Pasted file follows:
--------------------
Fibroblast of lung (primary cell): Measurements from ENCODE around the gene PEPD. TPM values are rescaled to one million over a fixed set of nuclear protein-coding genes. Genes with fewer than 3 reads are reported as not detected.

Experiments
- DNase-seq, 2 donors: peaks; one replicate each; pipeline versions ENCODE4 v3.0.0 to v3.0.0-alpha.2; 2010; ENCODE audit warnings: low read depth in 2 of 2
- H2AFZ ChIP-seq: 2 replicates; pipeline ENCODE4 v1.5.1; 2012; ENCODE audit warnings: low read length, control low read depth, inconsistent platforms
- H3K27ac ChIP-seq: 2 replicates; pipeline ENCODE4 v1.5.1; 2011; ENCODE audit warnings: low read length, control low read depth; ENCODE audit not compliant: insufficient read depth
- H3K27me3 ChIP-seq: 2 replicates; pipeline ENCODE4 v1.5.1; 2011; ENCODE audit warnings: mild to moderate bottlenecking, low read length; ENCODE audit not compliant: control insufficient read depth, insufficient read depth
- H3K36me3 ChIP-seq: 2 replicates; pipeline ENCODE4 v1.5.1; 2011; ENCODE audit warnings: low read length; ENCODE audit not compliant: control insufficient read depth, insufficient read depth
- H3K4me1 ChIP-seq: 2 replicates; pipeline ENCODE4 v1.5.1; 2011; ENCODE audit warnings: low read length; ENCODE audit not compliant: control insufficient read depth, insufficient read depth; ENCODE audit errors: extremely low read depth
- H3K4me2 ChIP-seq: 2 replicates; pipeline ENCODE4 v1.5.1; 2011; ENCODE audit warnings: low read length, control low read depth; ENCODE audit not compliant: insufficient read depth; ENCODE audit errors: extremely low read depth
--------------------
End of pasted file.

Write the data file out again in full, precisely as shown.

Fibroblast of lung (primary cell): Measurements from ENCODE around the gene PEPD. TPM values are rescaled to one million over a fixed set of nuclear protein-coding genes. Genes with fewer than 3 reads are reported as not detected.

Experiments
- DNase-seq, 2 donors: peaks; one replicate each; pipeline versions ENCODE4 v3.0.0 to v3.0.0-alpha.2; 2010; ENCODE audit warnings: low read depth in 2 of 2
- H2AFZ ChIP-seq: 2 replicates; pipeline ENCODE4 v1.5.1; 2012; ENCODE audit warnings: low read length, control low read depth, inconsistent platforms
- H3K27ac ChIP-seq: 2 replicates; pipeline ENCODE4 v1.5.1; 2011; ENCODE audit warnings: low read length, control low read depth; ENCODE audit not compliant: insufficient read depth
- H3K27me3 ChIP-seq: 2 replicates; pipeline ENCODE4 v1.5.1; 2011; ENCODE audit warnings: mild to moderate bottlenecking, low read length; ENCODE audit not compliant: control insufficient read depth, insufficient read depth
- H3K36me3 ChIP-seq: 2 replicates; pipeline ENCODE4 v1.5.1; 2011; ENCODE audit warnings: low read length; ENCODE audit not compliant: control insufficient read depth, insufficient read depth
- H3K4me1 ChIP-seq: 2 replicates; pipeline ENCODE4 v1.5.1; 2011; ENCODE audit warnings: low read length; ENCODE audit not compliant: control insufficient read depth, insufficient read depth; ENCODE audit errors: extremely low read depth
- H3K4me2 ChIP-seq: 2 replicates; pipeline ENCODE4 v1.5.1; 2011; ENCODE audit warnings: low read length, control low read depth; ENCODE audit not compliant: insufficient read depth; ENCODE audit errors: extremely low read depth